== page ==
In the wake of the death of Marius, a healthy 18-month-old giraffe who was killed by Copenhagen Zoo on February 9, 2014, the sinister side of zoos is finally starting to come to light.
When the world heard about the fate of Marius, hoards of other zoos and organizations stepped forward offering him refuge in efforts to secure his life, but despite being accompanied by an online petition that had garnered some 30,000 signatures, these merciful pleas went unheard and official representatives of Copenhagen Zoo said they were unable to find another suitable living situation and that they were only following the recommendations of the European Association for Zoos and Aquariums when they decided to shoot him.
As heartbreaking as this story is, Marius was just one of the many perfectly healthy animals that are killed every year.
According to a recent story by the BBC, euthanizing zoo animals is nothing new, and certainly not something that is considered out of the ordinary. Not only are the facts alarming, so is the language that zoo administrators and other animal caretakers use to refer to the animals themselves.
Up to 5,000 Zoo Animals Are Killed Every Year
Figures reveal that a startling 3,000-5,000 surplus animals are culled every year in European zoos, and those numbers don’t include the countless other non-European zoos that are also disposing of their inhabitants as and when they deem necessary.
Other recent examples of healthy animals being killed include five giraffes that were put down in Denmark since 2012, four hippos killed in Spain, Portugal, Germany and Denmark, 22 healthy zebras across Europe between 2000 to 2012, and three tiger cubs who were culled in Magdeburg Zoo in Germany in 2010 “without reasonable cause.”
So Why Exactly are Healthy Animals Being Euthanized in Zoos the World Over?
Bengt Holst, the scientific director of Copenhagen Zoo, told the New York Times that “we don’t do it to be cruel; we do it to ensure a healthy population.” In other words, when an animal is considered useless to a zoo’s breeding program, as was the case with Marius, the zoo’s answer to dealing with the problem is to eliminate it altogether, and if that means a bullet in the brain before being butchered and fed to their fellow zoo inhabitants, then so be it.
Coming to grips with the exact number of surplus animals that are slaughtered each year is not easy, especially since records can be misleading. Despite being instructed to provide clear data on deaths, sometimes information is missing and it is not always recorded how an animal actually died.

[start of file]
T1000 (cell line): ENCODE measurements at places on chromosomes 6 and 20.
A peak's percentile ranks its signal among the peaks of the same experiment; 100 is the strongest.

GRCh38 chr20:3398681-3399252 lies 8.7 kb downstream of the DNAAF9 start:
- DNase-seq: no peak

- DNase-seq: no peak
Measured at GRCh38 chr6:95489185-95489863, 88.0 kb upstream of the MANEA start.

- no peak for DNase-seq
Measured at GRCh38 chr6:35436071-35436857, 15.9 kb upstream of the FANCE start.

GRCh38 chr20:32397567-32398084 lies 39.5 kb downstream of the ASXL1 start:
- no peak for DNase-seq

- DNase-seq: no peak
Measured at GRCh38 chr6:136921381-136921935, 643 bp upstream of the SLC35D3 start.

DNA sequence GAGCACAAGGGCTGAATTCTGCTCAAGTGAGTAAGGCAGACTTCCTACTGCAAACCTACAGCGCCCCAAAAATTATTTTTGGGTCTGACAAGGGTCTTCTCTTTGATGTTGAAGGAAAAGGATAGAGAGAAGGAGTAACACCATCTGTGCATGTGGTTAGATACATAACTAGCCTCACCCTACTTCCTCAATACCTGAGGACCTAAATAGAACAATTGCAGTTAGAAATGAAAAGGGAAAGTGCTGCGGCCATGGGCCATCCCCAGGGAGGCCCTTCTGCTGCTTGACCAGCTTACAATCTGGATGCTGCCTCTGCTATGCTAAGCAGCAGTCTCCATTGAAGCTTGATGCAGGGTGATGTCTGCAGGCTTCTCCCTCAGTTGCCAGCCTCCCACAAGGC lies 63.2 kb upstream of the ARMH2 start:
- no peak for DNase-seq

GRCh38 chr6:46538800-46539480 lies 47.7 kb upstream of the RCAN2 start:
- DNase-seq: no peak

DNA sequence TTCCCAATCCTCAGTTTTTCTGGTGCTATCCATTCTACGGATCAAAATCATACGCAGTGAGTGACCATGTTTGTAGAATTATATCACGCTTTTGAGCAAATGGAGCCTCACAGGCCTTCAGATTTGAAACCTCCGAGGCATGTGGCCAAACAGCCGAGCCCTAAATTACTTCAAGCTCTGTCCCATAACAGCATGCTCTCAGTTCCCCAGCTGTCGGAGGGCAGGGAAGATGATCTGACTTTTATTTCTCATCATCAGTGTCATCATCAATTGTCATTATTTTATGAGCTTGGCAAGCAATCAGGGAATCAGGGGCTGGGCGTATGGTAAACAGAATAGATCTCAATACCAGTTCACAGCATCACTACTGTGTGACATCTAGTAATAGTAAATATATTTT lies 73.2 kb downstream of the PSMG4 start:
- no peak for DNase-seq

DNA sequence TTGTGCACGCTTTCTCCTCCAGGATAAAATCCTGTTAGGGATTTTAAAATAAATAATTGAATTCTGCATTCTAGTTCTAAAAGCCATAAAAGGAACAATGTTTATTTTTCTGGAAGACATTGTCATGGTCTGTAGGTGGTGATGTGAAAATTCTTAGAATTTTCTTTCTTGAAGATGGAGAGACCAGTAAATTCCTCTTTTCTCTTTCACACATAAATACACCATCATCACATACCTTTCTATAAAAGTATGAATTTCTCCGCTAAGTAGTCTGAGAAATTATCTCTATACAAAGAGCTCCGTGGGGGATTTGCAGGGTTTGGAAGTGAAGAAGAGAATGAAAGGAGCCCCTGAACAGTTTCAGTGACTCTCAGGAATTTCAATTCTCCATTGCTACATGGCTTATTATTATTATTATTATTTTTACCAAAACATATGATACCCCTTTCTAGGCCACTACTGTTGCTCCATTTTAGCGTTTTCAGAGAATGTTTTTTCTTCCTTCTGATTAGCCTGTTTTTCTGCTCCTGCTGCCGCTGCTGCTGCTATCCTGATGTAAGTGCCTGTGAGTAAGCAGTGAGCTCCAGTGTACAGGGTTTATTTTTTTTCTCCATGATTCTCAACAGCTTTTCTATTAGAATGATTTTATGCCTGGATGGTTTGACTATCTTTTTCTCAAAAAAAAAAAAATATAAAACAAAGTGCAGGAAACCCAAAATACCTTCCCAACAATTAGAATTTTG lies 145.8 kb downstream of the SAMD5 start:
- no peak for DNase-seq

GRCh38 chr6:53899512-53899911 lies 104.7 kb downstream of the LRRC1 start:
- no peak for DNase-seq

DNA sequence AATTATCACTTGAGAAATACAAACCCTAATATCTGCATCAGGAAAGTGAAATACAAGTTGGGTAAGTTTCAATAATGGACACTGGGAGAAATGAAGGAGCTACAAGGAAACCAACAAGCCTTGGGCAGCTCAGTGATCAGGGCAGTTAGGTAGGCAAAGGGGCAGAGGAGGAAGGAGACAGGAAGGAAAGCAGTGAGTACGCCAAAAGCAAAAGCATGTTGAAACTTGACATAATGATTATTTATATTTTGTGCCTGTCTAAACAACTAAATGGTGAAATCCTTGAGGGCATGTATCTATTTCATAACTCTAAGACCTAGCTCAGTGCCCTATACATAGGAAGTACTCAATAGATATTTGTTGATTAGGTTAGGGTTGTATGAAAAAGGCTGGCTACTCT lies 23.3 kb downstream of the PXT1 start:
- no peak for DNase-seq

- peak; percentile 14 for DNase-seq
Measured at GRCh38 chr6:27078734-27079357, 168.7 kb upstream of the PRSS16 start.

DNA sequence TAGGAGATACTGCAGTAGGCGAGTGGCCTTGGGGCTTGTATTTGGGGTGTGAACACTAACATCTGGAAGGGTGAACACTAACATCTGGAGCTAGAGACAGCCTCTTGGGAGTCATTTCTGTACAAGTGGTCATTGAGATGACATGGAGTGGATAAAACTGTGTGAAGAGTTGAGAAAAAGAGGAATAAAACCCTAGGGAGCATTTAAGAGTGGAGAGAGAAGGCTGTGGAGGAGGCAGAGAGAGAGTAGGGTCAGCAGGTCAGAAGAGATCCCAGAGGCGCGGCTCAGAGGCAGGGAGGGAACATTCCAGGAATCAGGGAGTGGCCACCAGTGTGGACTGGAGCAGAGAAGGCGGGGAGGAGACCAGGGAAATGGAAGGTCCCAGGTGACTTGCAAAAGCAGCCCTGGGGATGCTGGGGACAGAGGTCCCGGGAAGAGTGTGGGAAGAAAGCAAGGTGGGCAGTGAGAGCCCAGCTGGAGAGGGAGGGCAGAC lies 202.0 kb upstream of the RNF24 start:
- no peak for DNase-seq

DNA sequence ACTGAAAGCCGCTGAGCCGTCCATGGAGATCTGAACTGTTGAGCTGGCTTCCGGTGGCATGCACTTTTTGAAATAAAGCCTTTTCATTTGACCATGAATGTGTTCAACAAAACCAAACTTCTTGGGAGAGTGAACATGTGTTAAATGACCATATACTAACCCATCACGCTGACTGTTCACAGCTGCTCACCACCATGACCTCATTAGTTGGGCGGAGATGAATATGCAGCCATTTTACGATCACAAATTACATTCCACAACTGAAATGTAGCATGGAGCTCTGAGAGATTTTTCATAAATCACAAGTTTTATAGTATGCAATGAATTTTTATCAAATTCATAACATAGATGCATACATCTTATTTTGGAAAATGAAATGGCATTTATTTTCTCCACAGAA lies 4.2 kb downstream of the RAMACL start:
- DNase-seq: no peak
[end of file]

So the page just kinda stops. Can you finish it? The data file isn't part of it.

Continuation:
Zoo professionals object to the attaching of numbers to culls at all, claiming that some cases fall into grey areas, such as actively choosing to put down ill animals, even though they can be made well again, simply because the animal in question is “genetically not important enough.”
Simon Tongue, who runs both Newquay and Paignton zoos in the UK said that using the headline “zoos euthanize thousands of animals per year” would be misleading since “most of those animals were rats or mice or something like that.”
Animals Are Individuals and Their Lives Matter Too
Regardless of what zoo officials want to call it, or how they attempt to rationalize their motives, animals are not just things with whom we can do anything we choose. They are individuals and their lives matter. They are not at fault for being born and they should not have to pay the price for human interference.
Surpluses in zoos will continue to remain a problem unless contraception is used to prevent unwanted births. The idea that killing zoo animals is part of a conservation effort is completely misguided. Libby Anderson, from the animal welfare organization OneKind put it best when she said “these animals will never replenish the wild populations. If we want to conserve wild populations, we have to address the challenges that they face in their environment.”
Photo Credit: Tambako the Jaguar
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